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Mom's advice holds true for staving off swine flu

BREMERTON — To beat swine flu, the best advice comes in a mixture from mom and Douglas Adams: Don't panic, and always know where your hand sanitizer is. Scott Lindquist, M.D, director of the Kitsap County Health District, wants residents of Kitsap County to know that no cases of swine flu have been reported in Kitsap County. As of press time, there were in the state of Washington, according to a press release sent out by the Washington State Department of Health.

"Right now is the time to use logic and pay attention to what's going on," Lindquist said.

Swine flu is exactly what it sounds like, according to the Centers for Disease Control and Prevention. It is an upper respiratory infection that occurs in pigs. People aren't normally susceptible to the sickness, but people can contract it and pass it along. Past outbreaks were limited to three people, the CDC Web site states.

The sickness is thought to be spread through the same avenues as the people version of the flu: through coughing and sneezing, the CDC Web site states. It cannot be contracted through eating pork products. The swine version also carries the same effects as the people influenza virus: fever, cough, sore throat, body aches, headaches, chills and fatigue. For those who have an underlying chronic illness, swine flu can weaken the immune system, making them more susceptible to other, more serious, illnesses.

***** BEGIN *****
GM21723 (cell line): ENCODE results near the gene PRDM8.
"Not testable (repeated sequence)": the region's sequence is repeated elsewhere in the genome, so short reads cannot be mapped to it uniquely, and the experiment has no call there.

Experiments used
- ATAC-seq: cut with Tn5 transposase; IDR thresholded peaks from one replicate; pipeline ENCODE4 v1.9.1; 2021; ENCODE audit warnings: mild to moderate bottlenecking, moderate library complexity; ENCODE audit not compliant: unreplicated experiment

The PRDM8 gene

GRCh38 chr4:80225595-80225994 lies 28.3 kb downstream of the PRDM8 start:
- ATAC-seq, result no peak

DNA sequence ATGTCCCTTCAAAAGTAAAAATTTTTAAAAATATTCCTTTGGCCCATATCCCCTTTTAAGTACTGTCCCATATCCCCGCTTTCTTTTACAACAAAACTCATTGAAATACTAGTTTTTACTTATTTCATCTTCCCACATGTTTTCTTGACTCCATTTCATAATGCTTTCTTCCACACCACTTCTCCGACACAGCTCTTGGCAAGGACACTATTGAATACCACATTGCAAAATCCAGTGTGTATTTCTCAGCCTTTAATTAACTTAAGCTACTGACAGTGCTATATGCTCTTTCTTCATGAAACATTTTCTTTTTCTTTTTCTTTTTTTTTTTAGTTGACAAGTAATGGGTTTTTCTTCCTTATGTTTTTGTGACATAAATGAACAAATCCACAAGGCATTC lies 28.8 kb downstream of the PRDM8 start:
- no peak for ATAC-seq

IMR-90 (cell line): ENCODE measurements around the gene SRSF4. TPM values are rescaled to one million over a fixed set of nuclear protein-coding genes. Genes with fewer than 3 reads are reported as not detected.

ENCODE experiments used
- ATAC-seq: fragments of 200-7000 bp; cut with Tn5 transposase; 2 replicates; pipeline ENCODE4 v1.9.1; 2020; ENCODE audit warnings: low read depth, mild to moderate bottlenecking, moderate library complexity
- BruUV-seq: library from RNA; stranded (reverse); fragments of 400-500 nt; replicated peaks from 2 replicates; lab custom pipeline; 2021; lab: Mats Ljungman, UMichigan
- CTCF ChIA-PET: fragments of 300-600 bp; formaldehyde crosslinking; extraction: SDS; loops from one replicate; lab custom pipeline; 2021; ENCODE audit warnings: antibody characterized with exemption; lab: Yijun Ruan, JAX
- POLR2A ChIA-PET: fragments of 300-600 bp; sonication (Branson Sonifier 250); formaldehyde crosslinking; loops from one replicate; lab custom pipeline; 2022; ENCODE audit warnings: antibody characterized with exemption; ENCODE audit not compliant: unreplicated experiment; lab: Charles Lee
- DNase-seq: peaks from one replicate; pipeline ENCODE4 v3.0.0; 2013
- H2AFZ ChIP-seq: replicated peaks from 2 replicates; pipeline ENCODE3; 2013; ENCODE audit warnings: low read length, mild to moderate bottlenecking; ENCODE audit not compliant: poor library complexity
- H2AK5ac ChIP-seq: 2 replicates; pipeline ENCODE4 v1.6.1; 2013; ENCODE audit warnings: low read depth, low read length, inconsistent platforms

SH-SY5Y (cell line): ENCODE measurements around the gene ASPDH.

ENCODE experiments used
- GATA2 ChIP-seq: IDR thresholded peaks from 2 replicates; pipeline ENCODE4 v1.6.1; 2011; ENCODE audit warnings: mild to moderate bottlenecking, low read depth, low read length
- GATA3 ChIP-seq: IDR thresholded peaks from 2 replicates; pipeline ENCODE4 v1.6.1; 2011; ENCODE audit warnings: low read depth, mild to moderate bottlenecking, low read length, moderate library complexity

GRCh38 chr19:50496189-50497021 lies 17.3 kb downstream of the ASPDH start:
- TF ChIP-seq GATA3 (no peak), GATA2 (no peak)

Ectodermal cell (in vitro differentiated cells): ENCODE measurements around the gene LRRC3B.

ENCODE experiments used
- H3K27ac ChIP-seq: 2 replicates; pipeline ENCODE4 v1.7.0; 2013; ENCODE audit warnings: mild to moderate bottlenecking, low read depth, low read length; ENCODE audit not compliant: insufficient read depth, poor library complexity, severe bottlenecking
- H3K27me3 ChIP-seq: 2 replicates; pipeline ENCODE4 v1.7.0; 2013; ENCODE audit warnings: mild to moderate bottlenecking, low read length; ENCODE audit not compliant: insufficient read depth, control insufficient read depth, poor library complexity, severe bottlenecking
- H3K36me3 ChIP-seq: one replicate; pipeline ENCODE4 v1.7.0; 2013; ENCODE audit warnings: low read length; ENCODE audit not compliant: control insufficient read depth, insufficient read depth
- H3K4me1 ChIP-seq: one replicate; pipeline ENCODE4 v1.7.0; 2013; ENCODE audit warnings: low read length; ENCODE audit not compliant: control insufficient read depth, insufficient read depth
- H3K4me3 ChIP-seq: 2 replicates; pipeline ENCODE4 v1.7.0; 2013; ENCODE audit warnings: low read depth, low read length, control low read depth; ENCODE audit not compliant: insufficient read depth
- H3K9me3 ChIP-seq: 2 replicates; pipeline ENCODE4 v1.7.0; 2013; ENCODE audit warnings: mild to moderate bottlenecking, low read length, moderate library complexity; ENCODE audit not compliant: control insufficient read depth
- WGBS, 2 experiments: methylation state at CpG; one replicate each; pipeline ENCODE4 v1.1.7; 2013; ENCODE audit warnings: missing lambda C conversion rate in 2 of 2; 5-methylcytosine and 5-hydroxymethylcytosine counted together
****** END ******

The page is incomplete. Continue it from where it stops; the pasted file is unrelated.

People who become infected with the flu can share the infection one day before their own symptoms develop and up to seven days after they become sick.

So far, the swine flu outbreak is only affecting those Kitsap County residents who were planning a trip to Mexico, as there are travel advisories throughout Mexico. Any non-essential travel to that country should be postponed, Lindquist said.

In addition, Kitsapers can protect themselves from swine flu by doing what their mothers have always told them to do. To stave off swine flu — and a bevy of other illnesses:

• Wash your hands frequently with soap and warm water.

• Cover your mouth when you cough or sneeze. Use a tissue, if one is handy, and throw it away after it's used.

• Don't share your germs. If you are sick, stay home from work. If your children are sick, keep them home from school.

• Avoid contact with people who are sick.

Above all, don't panic.

"Every cold and cough is not swine flu," Lindquist cautioned.

This article has been updated to reflect the six probable cases of swine flu in the state of Washington.

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